1. In a thermal-responsive device of the type described,I means for controlling the mechanical displacement of elements forming a part of said f thermal device, said means comprising abody of vsulphur fusible` at a predetermined temperature.

' 2. In" a thermal-responsive device of the type contact 53 of the stud 52.

The open end of the shell 15l! is closed by a transverse wall formed byv I a disk 60 of insulating material heldin place by a flanged ring 6l threaded onto the shell 50. The disk 60 carries a centrally located stud 62 Whose one end is peened over to form a contact 63 projecting beyond the interior face of the disk 60. A collar 64 carried by the stud 62 engages the exteriorface of the disk BU, and cooperates with the contact to hold the stud against movement. Interposed between `the'head of the contact 63 0f the stud 62 and the conical shaped plug. 55 is one of my novel cartridges heretofore described with the plug engaging the perforated wall thereof. The device shown in Fig. 5 is intended to be electrically and mechanically connected in heatreceiving relation with a heating element, not shown, such as is employed in any electrically heated appliance or device by means of the stud 52. The stud 62 forms a means for securing the device to the other side of the circuit so that the device forms a part of the heating element circuit. It will be seen that With the stud 52, electrically and mechanically connected to the heating element of the appliance to which the device is attached and with the stud 62 connected with the other side of the circuit, the circuit through the device will include the stud 52, contact 53, plugv 55, the brass or other conducting f housing of the cartridge, contact 63 and stud 62. If the heating element in the circuit to which the device is connected is allowed to remain in circuit for lan undue length of time, heat will be readily conducted by the metallic stud -52 to the metallic plug 55 which, when becoming sufficiently heated, will cause the sulphur wafer of the cartridge to melt or f .use and allow described, means for controlling the mechanical displacement of elements forming a part of said thermaldevice, said means comprising a waferlike'massfiof sulphur housed Within a casing of current-conducting material.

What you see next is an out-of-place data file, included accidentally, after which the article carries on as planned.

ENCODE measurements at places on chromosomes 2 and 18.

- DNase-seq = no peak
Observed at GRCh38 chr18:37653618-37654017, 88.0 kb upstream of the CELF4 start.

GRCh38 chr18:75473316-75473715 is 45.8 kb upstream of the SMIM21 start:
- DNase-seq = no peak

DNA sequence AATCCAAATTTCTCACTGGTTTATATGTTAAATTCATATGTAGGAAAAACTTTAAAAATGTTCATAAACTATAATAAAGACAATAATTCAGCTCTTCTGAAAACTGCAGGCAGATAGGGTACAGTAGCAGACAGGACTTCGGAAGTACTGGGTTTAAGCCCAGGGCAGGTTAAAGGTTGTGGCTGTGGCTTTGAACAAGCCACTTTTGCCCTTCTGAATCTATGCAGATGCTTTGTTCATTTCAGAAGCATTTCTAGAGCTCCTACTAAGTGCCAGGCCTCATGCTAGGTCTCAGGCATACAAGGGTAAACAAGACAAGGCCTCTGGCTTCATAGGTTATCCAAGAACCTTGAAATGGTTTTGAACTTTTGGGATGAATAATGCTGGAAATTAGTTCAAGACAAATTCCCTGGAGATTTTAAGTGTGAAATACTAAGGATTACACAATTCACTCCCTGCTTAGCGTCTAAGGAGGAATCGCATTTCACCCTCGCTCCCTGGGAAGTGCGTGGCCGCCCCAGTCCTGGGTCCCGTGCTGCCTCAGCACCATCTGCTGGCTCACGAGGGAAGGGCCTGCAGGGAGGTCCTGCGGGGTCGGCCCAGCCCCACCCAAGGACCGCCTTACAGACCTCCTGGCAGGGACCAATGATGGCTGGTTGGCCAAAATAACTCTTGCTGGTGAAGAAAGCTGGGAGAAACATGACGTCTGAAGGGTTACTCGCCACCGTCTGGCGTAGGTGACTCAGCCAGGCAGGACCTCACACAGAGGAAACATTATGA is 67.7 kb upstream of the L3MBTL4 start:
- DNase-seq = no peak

3. In a thermal-responsive device of the type described, means for controlling the mechanical displacement of elements forming a part of said thermal device, said means comprising a waferlike mass of chemically pure sulphur housed within a casing of heat-conducting material.

4. In a device of the type described, the combination with a casing, of an element movable in said casing; an element xed relative to said movable element; means normally tending to displace said elements; and means in said casing, accessible for replacement through a removable closure forming' a part of said casing, for preventing said displacement, said means comprising a wafer of sulphur, fusible at a predetermined temperature, the fusing of said wafer permitting said means to displace said elements.

5. In a device of the type described, incombination with a casing, a. movable contact carried within said casing; a fixed contact carried within said casing and normally engaging the movable contact; means tending to separate said contacts; and a fusible member preventing the separation of said contacts, said fusible member comprising a lwafer of sulphur destructible at a. predetermined temperature, the destruction of said wafer permitting the means to separate said contacts.